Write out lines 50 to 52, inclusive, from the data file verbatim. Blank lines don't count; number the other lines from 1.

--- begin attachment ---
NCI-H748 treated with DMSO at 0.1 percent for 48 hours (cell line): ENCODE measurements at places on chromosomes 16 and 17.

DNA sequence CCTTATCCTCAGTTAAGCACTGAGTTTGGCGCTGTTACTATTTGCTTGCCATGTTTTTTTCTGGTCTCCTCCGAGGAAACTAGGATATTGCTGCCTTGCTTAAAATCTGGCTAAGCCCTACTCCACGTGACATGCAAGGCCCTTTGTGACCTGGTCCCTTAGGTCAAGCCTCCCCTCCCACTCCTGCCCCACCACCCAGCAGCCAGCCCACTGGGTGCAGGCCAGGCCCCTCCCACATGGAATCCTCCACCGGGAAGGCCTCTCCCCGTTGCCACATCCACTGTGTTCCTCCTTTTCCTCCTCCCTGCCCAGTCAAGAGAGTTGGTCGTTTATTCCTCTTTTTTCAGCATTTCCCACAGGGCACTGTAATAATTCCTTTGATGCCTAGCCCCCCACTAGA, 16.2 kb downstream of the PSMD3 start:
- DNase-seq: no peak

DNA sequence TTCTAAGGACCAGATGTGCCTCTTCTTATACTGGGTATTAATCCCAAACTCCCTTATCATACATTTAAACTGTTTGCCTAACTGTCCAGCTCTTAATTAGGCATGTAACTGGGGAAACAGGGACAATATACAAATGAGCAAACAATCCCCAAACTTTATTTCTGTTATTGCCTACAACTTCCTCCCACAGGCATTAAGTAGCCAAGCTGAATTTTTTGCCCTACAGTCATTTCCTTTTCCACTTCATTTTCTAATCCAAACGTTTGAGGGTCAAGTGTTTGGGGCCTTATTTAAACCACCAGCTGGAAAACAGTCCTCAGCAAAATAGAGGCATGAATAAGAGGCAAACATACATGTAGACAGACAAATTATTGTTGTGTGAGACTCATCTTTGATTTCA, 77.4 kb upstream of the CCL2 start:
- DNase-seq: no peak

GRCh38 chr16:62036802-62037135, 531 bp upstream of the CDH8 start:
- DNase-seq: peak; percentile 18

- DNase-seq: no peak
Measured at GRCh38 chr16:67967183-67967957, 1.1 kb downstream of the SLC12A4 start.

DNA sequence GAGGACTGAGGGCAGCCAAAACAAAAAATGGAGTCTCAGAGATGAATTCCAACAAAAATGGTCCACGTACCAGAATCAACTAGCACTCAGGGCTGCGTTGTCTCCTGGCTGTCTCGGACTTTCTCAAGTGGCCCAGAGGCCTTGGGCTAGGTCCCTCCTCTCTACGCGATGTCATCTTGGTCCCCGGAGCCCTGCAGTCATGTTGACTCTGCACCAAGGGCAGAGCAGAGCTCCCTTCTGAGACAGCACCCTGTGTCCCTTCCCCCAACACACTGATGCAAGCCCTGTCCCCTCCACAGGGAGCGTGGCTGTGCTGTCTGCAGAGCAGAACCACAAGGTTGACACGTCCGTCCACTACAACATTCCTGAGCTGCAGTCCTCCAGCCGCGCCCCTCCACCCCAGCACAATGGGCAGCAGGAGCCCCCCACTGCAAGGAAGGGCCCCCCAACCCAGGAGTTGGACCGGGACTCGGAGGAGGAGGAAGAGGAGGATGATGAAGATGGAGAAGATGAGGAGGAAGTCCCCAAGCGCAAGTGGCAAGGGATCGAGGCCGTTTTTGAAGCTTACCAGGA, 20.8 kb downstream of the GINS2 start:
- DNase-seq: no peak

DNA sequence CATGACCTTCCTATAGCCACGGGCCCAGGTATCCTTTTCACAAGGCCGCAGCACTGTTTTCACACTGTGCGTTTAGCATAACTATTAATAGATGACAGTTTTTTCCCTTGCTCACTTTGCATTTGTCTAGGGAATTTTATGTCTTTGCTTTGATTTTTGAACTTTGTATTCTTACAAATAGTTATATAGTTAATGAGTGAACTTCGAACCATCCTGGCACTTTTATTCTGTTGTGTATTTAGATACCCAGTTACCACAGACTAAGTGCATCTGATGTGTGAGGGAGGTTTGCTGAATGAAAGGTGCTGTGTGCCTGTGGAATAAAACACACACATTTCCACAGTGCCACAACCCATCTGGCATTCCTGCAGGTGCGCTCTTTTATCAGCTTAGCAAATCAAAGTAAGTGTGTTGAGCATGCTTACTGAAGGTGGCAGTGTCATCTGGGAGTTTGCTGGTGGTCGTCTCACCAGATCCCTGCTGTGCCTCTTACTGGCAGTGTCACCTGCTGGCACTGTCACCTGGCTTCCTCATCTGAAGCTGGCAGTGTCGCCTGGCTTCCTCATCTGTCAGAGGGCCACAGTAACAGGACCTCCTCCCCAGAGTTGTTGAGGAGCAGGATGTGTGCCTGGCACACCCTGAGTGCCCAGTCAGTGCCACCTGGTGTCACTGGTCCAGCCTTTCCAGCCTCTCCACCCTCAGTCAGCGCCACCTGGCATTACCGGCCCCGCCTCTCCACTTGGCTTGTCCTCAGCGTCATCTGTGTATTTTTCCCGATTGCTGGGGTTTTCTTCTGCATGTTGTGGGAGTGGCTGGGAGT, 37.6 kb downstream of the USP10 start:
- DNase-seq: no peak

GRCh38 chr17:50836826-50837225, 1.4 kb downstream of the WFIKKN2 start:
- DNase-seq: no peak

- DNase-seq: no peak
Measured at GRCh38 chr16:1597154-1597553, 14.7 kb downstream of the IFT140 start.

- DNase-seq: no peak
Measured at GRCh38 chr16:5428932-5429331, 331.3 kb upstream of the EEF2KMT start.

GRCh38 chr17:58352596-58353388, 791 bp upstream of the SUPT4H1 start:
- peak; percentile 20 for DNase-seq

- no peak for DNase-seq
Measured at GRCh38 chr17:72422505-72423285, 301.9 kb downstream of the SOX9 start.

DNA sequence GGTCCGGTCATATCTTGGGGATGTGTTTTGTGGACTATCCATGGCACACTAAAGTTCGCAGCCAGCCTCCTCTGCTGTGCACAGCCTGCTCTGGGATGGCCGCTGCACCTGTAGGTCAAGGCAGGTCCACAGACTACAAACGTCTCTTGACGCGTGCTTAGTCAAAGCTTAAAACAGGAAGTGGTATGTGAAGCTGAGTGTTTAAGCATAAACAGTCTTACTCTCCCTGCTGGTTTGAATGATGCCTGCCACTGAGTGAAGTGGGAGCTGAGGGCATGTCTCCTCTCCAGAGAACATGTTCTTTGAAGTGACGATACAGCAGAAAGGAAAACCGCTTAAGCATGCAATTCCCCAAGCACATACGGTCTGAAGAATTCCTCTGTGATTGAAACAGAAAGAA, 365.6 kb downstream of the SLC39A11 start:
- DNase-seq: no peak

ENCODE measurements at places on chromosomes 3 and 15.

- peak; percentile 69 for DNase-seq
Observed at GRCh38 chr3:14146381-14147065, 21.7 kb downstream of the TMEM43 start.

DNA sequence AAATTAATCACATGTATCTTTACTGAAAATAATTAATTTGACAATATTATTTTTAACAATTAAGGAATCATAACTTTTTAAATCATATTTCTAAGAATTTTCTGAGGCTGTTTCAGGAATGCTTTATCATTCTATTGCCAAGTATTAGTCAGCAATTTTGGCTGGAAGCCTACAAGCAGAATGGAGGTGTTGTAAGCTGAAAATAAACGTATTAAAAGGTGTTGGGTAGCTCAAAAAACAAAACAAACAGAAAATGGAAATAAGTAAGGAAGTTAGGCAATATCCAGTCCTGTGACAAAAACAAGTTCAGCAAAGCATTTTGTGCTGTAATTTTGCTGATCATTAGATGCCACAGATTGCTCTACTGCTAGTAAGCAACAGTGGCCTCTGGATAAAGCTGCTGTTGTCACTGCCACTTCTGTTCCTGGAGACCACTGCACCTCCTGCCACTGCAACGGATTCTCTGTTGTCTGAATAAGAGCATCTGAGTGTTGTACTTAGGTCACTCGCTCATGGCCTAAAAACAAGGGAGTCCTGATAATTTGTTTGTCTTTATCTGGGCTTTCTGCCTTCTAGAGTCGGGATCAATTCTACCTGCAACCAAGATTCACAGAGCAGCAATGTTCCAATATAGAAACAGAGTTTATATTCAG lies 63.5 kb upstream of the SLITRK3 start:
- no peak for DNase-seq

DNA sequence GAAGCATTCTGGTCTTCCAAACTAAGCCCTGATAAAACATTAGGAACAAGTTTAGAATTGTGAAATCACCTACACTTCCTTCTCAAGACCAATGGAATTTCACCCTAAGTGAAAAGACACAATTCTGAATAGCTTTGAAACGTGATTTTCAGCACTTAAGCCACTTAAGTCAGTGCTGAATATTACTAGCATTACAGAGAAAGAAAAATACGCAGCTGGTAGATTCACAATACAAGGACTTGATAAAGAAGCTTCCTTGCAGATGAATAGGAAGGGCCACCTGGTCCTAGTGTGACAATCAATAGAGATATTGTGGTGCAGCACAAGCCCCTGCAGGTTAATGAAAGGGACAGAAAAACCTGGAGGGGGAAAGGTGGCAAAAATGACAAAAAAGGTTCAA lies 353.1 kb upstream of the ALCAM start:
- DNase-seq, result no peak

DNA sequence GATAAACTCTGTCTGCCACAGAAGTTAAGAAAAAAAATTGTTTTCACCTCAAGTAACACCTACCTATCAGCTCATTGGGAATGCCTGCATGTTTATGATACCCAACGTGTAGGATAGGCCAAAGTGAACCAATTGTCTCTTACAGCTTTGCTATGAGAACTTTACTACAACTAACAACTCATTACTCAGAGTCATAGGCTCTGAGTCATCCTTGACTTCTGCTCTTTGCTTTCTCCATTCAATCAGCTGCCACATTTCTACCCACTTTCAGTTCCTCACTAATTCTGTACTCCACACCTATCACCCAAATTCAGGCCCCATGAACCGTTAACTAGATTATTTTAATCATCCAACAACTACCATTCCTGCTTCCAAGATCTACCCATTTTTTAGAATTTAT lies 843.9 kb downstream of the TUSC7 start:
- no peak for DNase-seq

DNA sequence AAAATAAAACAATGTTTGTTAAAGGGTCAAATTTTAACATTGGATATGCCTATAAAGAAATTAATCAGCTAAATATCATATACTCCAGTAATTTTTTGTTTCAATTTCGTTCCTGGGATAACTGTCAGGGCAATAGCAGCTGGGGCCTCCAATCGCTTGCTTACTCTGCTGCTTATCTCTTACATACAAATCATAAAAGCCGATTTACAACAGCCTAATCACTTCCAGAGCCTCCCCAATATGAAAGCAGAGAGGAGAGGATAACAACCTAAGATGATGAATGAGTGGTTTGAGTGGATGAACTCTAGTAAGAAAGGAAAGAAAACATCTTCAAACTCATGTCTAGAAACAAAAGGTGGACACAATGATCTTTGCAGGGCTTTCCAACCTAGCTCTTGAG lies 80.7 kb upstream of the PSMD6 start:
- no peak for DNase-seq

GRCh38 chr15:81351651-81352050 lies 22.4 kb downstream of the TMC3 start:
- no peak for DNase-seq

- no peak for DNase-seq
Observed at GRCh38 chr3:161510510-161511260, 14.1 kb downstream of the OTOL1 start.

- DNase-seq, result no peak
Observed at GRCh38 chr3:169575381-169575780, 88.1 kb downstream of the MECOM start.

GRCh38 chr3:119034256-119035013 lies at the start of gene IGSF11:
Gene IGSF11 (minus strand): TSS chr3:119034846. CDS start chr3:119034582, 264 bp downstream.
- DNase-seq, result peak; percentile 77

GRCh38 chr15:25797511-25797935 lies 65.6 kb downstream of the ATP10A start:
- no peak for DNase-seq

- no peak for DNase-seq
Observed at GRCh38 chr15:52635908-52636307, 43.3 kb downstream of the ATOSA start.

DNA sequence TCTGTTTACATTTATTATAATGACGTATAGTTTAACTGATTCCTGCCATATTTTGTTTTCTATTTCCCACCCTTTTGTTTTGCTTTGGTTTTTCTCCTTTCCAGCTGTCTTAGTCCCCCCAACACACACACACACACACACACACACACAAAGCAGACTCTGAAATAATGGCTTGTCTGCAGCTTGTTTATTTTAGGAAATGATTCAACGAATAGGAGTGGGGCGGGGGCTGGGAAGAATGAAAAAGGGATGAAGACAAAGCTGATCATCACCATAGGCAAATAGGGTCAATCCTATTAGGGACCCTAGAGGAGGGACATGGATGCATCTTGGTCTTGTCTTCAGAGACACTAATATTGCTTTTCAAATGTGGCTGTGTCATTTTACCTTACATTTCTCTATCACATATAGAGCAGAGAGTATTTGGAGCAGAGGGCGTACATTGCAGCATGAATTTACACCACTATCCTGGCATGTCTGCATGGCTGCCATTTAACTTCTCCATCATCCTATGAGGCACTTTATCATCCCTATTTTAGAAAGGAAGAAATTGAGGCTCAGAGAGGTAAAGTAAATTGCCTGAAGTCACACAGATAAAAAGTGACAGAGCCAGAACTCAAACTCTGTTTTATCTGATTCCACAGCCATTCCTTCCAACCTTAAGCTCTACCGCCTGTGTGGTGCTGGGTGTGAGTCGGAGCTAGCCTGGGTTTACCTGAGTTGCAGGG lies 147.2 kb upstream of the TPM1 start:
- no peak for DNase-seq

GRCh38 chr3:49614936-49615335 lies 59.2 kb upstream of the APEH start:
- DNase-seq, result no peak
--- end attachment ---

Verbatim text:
DNA sequence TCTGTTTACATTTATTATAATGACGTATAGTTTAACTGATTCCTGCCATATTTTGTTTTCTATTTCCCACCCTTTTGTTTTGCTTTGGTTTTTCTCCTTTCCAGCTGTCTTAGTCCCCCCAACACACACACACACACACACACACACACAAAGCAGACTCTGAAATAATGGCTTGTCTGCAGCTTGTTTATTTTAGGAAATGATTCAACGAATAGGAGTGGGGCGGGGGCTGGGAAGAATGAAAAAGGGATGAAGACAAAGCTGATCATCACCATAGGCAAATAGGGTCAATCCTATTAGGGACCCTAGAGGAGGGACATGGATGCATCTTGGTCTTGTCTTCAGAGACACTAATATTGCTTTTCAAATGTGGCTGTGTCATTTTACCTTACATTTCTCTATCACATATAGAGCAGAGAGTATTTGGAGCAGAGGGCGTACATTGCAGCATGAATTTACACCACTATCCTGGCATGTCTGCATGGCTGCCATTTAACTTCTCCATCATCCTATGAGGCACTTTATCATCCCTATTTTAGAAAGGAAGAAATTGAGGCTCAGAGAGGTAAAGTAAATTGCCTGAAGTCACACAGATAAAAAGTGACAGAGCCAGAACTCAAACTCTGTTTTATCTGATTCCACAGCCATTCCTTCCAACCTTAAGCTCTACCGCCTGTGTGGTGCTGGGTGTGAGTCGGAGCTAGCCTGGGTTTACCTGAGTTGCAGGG lies 147.2 kb upstream of the TPM1 start:
- no peak for DNase-seq

GRCh38 chr3:49614936-49615335 lies 59.2 kb upstream of the APEH start: